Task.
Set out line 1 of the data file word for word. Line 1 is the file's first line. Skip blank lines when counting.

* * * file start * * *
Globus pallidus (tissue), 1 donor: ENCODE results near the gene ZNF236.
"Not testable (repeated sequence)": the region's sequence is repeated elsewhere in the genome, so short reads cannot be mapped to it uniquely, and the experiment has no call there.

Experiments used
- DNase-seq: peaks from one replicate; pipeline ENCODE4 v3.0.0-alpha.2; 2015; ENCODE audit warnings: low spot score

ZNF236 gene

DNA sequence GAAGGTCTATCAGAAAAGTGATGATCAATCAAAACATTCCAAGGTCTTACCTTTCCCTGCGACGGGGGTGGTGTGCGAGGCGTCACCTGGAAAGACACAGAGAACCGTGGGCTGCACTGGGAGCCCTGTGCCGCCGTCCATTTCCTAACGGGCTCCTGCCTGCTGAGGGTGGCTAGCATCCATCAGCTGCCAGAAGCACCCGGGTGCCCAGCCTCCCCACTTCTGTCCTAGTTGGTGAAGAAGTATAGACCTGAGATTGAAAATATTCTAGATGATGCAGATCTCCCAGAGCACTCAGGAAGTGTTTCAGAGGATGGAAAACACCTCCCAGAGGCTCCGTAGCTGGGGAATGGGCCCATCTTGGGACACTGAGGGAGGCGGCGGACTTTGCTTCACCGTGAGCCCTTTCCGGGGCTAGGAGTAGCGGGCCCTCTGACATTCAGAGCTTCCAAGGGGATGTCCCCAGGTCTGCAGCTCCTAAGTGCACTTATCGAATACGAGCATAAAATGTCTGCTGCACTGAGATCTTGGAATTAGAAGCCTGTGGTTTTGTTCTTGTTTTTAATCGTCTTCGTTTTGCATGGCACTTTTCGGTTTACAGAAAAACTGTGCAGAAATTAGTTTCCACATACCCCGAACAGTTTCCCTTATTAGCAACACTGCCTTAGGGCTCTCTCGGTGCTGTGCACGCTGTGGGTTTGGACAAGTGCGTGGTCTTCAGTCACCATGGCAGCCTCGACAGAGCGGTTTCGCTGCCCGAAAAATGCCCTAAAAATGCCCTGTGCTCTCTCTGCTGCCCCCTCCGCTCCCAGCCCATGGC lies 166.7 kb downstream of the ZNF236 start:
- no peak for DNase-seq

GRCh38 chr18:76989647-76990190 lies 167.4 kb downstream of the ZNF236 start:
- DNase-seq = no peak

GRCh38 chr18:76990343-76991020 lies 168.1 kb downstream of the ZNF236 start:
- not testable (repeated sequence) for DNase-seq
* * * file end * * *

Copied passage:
Globus pallidus (tissue), 1 donor: ENCODE results near the gene ZNF236.